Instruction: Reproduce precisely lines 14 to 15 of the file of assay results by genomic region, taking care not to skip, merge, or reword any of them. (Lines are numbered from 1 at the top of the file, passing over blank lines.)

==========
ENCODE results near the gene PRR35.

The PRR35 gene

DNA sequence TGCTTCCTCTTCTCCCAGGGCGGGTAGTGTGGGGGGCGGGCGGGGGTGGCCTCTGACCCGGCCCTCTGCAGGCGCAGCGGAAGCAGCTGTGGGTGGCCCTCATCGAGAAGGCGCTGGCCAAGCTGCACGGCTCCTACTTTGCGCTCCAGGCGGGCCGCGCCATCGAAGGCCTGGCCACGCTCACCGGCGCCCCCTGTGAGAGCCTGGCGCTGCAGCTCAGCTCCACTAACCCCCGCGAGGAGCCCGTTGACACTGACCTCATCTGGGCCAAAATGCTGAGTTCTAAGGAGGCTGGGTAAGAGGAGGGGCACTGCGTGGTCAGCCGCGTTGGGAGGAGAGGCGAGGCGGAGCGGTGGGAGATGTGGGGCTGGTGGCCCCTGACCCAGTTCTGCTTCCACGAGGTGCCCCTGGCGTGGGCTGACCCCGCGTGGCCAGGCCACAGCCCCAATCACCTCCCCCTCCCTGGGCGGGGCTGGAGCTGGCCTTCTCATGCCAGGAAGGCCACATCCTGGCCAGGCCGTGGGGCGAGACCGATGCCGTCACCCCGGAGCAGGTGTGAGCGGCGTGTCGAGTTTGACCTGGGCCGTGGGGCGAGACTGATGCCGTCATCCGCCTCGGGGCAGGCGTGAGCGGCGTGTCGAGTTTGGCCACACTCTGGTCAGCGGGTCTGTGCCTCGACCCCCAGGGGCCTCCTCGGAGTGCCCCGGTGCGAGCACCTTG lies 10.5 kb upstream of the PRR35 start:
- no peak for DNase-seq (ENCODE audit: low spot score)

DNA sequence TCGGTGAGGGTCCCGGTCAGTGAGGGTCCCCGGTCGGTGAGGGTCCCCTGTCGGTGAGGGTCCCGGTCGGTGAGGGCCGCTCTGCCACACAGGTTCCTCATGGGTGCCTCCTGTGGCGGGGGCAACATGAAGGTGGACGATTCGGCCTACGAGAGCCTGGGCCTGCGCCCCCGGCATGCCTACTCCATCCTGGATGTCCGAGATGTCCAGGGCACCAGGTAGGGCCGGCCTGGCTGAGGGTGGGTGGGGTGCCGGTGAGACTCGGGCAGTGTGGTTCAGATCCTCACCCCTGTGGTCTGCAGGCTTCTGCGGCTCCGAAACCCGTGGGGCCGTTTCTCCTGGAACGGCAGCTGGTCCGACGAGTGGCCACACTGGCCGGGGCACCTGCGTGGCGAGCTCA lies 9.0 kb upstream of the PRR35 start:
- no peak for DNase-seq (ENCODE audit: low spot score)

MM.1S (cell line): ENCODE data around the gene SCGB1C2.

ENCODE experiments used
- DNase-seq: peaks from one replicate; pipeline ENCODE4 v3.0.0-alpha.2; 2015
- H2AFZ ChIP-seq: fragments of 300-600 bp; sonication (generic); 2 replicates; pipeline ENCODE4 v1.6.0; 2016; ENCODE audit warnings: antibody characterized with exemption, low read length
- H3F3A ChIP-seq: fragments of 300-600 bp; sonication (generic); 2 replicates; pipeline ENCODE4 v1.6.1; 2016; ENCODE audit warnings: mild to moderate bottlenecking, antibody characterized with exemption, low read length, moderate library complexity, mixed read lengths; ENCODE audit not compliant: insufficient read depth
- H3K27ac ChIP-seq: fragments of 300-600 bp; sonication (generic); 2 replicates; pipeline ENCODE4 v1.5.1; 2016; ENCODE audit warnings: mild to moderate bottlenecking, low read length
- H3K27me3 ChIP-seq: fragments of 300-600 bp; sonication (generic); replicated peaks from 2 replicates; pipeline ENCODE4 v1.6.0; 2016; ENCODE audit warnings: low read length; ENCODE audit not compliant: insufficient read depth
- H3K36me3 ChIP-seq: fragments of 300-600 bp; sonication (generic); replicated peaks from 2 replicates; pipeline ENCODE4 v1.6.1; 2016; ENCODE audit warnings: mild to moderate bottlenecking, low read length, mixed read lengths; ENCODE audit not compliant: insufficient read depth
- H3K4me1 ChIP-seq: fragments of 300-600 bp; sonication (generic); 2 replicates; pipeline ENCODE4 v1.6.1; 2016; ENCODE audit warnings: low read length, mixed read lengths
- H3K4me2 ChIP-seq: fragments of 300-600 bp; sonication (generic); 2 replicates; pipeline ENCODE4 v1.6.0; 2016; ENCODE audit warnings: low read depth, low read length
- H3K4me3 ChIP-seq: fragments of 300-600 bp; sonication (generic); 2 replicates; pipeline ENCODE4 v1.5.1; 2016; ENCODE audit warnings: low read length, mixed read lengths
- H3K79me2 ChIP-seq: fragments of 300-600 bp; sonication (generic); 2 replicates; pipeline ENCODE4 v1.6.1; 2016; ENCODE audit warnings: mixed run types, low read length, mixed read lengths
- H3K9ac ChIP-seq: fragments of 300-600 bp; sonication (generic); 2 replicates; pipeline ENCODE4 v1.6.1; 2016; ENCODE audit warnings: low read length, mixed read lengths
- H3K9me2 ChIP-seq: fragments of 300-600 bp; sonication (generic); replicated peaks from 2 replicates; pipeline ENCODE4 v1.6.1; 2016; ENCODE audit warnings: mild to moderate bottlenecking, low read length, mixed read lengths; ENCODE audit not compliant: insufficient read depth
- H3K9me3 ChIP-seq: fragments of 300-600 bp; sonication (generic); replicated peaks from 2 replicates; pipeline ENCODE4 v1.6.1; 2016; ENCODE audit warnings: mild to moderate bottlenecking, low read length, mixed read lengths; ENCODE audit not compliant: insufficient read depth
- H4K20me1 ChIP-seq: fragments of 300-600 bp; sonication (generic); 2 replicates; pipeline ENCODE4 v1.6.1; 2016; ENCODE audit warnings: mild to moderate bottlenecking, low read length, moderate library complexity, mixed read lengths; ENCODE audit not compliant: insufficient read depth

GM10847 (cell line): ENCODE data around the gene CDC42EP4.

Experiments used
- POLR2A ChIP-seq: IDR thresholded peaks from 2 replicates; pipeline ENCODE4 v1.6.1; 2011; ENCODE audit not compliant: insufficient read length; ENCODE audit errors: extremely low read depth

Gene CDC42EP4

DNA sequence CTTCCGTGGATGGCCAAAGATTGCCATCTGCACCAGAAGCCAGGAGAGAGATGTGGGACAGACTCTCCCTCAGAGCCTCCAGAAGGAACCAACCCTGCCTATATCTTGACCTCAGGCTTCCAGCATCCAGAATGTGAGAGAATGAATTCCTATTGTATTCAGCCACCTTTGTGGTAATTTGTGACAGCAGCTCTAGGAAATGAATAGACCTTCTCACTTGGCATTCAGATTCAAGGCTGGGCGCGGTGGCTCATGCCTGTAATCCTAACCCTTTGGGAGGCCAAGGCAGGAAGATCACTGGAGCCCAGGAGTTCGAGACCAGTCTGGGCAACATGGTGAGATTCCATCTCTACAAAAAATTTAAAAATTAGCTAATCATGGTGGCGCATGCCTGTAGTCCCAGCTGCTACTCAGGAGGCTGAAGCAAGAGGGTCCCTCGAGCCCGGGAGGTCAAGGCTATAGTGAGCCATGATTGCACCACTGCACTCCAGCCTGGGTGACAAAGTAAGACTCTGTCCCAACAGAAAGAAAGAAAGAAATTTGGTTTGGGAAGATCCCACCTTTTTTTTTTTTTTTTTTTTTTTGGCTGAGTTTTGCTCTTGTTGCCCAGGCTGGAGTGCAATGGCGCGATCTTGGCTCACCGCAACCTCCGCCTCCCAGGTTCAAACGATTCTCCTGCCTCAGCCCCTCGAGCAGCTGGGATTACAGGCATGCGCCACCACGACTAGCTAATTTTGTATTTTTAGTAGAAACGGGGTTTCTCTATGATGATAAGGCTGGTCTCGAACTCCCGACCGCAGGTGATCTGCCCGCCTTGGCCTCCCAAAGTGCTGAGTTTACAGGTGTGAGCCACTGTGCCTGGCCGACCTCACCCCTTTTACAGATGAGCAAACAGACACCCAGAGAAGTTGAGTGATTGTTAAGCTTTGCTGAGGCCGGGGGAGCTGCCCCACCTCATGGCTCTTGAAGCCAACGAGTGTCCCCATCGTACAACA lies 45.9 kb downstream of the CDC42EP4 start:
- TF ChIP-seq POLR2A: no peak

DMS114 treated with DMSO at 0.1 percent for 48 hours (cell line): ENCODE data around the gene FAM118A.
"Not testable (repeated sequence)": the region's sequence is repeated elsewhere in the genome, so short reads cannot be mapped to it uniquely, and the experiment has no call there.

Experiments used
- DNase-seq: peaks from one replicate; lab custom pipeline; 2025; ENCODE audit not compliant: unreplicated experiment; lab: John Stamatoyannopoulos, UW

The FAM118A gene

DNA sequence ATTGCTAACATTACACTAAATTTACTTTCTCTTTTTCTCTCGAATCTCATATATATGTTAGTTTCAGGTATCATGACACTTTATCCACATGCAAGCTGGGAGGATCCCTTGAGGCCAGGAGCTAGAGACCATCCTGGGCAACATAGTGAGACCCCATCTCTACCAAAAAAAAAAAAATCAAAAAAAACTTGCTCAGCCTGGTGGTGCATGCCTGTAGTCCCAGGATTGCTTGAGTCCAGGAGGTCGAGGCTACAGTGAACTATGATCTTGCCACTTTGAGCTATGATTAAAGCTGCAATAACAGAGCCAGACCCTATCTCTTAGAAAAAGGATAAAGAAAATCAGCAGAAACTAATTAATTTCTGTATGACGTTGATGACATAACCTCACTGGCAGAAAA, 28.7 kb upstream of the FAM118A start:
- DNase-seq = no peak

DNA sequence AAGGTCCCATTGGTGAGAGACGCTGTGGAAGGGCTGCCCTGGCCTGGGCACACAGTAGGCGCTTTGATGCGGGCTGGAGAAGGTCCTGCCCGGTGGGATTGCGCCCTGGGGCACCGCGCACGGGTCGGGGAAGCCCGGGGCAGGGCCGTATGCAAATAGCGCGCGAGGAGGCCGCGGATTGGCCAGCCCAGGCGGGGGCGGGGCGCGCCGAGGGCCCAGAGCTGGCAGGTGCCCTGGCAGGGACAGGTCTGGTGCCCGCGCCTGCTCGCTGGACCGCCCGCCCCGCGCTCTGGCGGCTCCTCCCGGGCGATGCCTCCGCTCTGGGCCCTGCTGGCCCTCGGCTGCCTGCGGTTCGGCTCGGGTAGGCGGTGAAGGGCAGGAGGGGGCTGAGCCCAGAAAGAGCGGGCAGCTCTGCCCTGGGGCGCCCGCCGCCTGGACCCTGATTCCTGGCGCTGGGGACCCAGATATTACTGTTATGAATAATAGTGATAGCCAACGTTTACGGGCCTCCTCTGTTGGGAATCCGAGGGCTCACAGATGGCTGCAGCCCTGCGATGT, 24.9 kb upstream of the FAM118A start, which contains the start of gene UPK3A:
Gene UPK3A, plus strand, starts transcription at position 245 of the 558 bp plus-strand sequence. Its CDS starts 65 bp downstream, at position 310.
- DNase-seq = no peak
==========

- H3K36me3 ChIP-seq: fragments of 300-600 bp; sonication (generic); replicated peaks from 2 replicates; pipeline ENCODE4 v1.6.1; 2016; ENCODE audit warnings: mild to moderate bottlenecking, low read length, mixed read lengths; ENCODE audit not compliant: insufficient read depth
- H3K4me1 ChIP-seq: fragments of 300-600 bp; sonication (generic); 2 replicates; pipeline ENCODE4 v1.6.1; 2016; ENCODE audit warnings: low read length, mixed read lengths